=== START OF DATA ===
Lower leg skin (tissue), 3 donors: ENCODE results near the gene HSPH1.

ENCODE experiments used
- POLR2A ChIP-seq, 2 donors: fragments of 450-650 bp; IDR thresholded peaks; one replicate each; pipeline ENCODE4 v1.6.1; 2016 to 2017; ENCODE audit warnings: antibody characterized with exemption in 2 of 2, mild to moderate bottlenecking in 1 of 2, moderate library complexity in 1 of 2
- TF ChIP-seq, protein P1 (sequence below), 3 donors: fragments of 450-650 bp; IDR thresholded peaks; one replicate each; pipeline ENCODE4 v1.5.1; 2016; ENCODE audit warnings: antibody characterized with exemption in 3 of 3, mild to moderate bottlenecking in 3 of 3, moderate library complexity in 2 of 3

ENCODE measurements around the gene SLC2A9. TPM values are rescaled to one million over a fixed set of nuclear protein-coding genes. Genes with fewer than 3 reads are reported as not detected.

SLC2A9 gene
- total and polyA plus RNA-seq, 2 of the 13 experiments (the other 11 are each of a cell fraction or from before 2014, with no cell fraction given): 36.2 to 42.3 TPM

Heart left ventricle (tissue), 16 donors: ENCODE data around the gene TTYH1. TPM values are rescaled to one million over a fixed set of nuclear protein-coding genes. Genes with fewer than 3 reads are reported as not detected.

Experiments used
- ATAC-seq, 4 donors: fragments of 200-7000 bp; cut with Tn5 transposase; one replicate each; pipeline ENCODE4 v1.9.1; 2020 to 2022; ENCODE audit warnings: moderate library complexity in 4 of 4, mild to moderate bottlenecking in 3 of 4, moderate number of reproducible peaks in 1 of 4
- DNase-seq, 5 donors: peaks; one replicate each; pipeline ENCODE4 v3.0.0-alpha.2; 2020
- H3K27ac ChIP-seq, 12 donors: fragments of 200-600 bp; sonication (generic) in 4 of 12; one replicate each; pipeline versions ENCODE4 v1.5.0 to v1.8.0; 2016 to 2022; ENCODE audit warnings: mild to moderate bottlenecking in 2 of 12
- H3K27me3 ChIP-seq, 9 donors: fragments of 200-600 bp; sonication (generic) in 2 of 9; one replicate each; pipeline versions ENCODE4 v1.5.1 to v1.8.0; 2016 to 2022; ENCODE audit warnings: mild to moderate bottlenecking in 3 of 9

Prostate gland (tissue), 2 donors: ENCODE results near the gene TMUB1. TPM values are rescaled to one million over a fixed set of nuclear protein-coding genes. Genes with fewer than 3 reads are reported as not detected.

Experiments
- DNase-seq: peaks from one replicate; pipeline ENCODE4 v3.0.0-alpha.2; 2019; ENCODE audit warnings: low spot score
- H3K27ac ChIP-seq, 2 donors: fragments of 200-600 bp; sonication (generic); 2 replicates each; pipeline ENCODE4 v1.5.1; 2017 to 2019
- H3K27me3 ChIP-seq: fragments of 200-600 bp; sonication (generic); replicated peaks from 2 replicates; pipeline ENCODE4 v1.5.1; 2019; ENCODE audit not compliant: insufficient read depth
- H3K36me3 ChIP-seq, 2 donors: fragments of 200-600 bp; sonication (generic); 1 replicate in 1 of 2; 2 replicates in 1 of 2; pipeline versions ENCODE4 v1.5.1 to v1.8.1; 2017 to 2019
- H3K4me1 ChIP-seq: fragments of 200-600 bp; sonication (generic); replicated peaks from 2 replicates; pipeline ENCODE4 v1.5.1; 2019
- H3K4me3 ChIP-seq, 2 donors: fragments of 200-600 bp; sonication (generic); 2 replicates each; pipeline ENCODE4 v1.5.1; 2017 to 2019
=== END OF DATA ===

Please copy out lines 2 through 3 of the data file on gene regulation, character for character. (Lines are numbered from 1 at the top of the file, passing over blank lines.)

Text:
ENCODE experiments used
- POLR2A ChIP-seq, 2 donors: fragments of 450-650 bp; IDR thresholded peaks; one replicate each; pipeline ENCODE4 v1.6.1; 2016 to 2017; ENCODE audit warnings: antibody characterized with exemption in 2 of 2, mild to moderate bottlenecking in 1 of 2, moderate library complexity in 1 of 2